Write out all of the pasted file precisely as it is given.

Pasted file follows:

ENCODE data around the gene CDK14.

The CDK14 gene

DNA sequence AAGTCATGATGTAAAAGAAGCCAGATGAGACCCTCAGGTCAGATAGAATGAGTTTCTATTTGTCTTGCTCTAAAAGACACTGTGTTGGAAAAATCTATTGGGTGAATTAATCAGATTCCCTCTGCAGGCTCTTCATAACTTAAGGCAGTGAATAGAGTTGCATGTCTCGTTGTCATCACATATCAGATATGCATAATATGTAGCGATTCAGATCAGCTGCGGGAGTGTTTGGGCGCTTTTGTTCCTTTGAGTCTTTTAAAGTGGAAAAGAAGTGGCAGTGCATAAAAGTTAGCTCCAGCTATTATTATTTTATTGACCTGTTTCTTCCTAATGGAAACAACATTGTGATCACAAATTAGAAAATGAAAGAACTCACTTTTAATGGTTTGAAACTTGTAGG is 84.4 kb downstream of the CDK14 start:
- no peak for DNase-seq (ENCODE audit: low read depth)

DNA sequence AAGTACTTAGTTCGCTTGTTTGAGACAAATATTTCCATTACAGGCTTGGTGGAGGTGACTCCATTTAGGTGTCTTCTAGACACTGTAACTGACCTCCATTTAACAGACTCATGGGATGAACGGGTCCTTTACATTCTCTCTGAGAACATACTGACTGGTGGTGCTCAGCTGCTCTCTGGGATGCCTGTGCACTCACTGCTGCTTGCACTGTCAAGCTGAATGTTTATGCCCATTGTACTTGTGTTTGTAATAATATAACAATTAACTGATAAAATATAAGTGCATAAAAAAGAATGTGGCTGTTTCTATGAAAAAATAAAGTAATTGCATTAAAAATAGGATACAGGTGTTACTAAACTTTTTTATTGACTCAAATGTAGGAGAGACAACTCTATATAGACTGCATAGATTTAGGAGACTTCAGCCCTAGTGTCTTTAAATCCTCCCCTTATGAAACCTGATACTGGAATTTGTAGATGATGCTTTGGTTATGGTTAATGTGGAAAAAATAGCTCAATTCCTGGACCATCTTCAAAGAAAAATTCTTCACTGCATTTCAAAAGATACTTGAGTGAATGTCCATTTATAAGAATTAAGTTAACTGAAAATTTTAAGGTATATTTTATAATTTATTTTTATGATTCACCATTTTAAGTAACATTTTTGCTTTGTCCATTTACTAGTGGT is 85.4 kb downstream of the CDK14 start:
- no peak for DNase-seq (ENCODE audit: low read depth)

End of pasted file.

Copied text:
ENCODE data around the gene CDK14.

The CDK14 gene

DNA sequence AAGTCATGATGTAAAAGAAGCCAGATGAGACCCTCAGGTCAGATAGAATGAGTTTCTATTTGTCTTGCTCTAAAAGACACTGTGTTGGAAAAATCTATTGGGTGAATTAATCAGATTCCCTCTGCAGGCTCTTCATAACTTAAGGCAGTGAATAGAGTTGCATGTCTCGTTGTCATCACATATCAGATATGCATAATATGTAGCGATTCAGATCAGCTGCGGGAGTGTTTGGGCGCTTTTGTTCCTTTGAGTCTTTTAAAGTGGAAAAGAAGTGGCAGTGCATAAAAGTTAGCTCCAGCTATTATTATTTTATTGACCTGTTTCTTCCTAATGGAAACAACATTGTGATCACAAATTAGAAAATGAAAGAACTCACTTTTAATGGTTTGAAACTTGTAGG is 84.4 kb downstream of the CDK14 start:
- no peak for DNase-seq (ENCODE audit: low read depth)

DNA sequence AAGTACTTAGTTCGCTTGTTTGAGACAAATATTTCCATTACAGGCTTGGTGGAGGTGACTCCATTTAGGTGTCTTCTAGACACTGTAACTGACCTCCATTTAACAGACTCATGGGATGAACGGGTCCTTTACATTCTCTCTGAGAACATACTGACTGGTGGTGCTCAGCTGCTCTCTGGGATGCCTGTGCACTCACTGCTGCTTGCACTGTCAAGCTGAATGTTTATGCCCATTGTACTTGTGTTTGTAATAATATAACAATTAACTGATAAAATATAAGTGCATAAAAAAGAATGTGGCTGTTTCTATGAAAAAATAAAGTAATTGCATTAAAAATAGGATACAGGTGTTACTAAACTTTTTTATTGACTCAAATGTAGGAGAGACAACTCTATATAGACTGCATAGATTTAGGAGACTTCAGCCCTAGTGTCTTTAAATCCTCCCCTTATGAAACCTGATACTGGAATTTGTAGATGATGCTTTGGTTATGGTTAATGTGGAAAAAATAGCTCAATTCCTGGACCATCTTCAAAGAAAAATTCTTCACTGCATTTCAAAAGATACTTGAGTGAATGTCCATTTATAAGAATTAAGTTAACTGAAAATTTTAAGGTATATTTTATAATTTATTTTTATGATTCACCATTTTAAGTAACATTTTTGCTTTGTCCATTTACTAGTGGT is 85.4 kb downstream of the CDK14 start:
- no peak for DNase-seq (ENCODE audit: low read depth)